Cumanotus from Slovenia

April 11, 2005
From: Tom Turk

I suspect the specimen is Facelina dubia. Unfortunately the head of the slug is not clearly visible, so the characteristic long tentacles could not be seen. Could you help with positive identification. Pictures were taken in mid winter, the temperature of the water was only about 8 oC.

Locality: Punta Piran,, Slovenia, northern Adriatic Sea. Depth: 12 m. Length: 3 cm. February 2005. rocky infralitoral. Photographer: Borut Furlan

Tom Turk

Turk, T., 2005 (Apr 11) Cumanotus from Slovenia. [Message in] Sea Slug Forum. Australian Museum, Sydney. Available from

Dear Tom,
Although its long cerata are reminiscent of Facelina dubia, I think this is a much more interesting find. I am pretty sure its a species of Cumanotus. Two species have been described from the Atlantic region, and both are considered to be quite rare. One species, Cumanotus cuenoti Pruvot-Fol, 1948, was described from the Atlantic coast of southern France, and the other, Cumanotus beaumonti (Eliot, 1906) is known from the British Isles and Norway.

Whether the two species are distinct is difficult to say as our knowledge of each is based on very few specimens. Thompson & Brown (1984) note that C. cuenoti appears to be smaller, not exceeding 10 mm in length, lacking oral and propodial tentacles, and having fewer denticles on the radular teeth. C. beaumonti is reported to reach 20 mm in length and Picton & Morrow (1994) report it to swim, as do Tardy & Gantes (1980) for C. cuenotiCumanotus cuenoti feeds on Tubularia, and Ectopleura dumortieri (see Tardy & Gantes, 1980) and C. beaumonti feeds on Corymorpha nutans (see Picton & Morrow, 1994). I have added a closeup of part of one of your photos alongside as it shows some anemone-like cnidarians. It would be interesting to know what they are and if your animal is feeding on them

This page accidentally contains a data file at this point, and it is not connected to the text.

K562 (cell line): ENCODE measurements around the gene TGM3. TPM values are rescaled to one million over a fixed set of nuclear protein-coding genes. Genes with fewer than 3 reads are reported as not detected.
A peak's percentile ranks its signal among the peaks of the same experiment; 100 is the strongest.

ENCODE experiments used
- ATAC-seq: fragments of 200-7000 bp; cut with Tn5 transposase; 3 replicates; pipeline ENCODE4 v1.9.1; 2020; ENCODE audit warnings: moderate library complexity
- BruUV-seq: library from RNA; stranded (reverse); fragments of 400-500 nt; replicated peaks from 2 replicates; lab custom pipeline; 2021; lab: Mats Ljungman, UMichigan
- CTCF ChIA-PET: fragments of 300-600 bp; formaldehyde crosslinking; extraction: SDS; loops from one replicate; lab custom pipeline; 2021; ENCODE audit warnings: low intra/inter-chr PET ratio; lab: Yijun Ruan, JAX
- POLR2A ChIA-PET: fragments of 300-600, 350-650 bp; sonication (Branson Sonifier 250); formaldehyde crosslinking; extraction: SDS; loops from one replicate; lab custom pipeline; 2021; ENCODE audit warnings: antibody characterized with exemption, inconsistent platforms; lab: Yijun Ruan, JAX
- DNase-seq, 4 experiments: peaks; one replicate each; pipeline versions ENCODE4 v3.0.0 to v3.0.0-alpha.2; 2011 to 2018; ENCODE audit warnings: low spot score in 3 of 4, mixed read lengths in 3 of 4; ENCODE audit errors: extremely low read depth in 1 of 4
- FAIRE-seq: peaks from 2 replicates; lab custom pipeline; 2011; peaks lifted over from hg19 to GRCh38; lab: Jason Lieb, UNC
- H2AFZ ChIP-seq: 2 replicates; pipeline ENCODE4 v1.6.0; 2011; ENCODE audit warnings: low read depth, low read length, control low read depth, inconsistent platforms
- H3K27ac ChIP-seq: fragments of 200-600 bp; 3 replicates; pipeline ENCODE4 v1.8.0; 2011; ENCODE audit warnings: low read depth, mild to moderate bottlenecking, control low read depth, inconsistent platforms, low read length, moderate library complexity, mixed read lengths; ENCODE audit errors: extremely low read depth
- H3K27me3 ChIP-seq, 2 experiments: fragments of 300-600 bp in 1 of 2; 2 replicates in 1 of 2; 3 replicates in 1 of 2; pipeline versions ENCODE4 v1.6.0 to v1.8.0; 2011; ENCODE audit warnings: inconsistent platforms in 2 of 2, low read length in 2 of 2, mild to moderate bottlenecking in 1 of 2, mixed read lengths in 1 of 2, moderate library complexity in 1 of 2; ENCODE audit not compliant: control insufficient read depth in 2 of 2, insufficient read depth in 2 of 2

Photos of C. beaumonti in Picton & Morrow (1994) and Bernard Picton's website, look almost identical to your animal. It has previously only been reported from the British Isles and Norway, where it is considered to be very rare. If your animal is indeed the same species, it would suggest the species has a much wider distribution  and the rare finds in the northern Atlantic, may suggest a geographic range centered much further south. It is also possible that C. cuenoti is a synonym.

If you find this species again, it would be very interesting to get photos of the head region.

  • Eliot, C.N.E. (1906) Notes on some British nudibranchs. Journal of the Marine Biological Association, United Kingdom 7(3), 333-382, Pls.11-12.
  • Picton, B. E. (1991) Cumanotus beaumonti (Eliot, 1906), a nudibranch adapted for life in a shallow sandy habitat? Malacologia 32: 219-222.
  • Picton, B. E. and Morrow, C. C. (1994) A Field Guide to the Nudibranchs of the British Isles. London, Immel Publishing Ltd.  143pp.
  • Pruvot-Fol,A (1948): Deux aeolidiens d'Arcachon. Journal de Conchyliologie 88(3), 97-100
  • Tardy J. & Gantes H. 1980. Un Mollusque Nudibranche peu connu : Cumanotus cuenoti A. Pruvot-Fol, (1948) ; redescription, biologie. Bulletin de la Société zoologique de France, 105: 199-207.
  • Thompson, T.E. & Brown, G.H. (1984) Biology of Opisthobranch Molluscs, Vol 2. 229pp. 41 Pls., Ray Society: London

Best wishes,
Bill Rudman

Rudman, W.B., 2005 (Apr 11). Comment on Cumanotus from Slovenia by Tom Turk. [Message in] Sea Slug Forum. Australian Museum, Sydney. Available from

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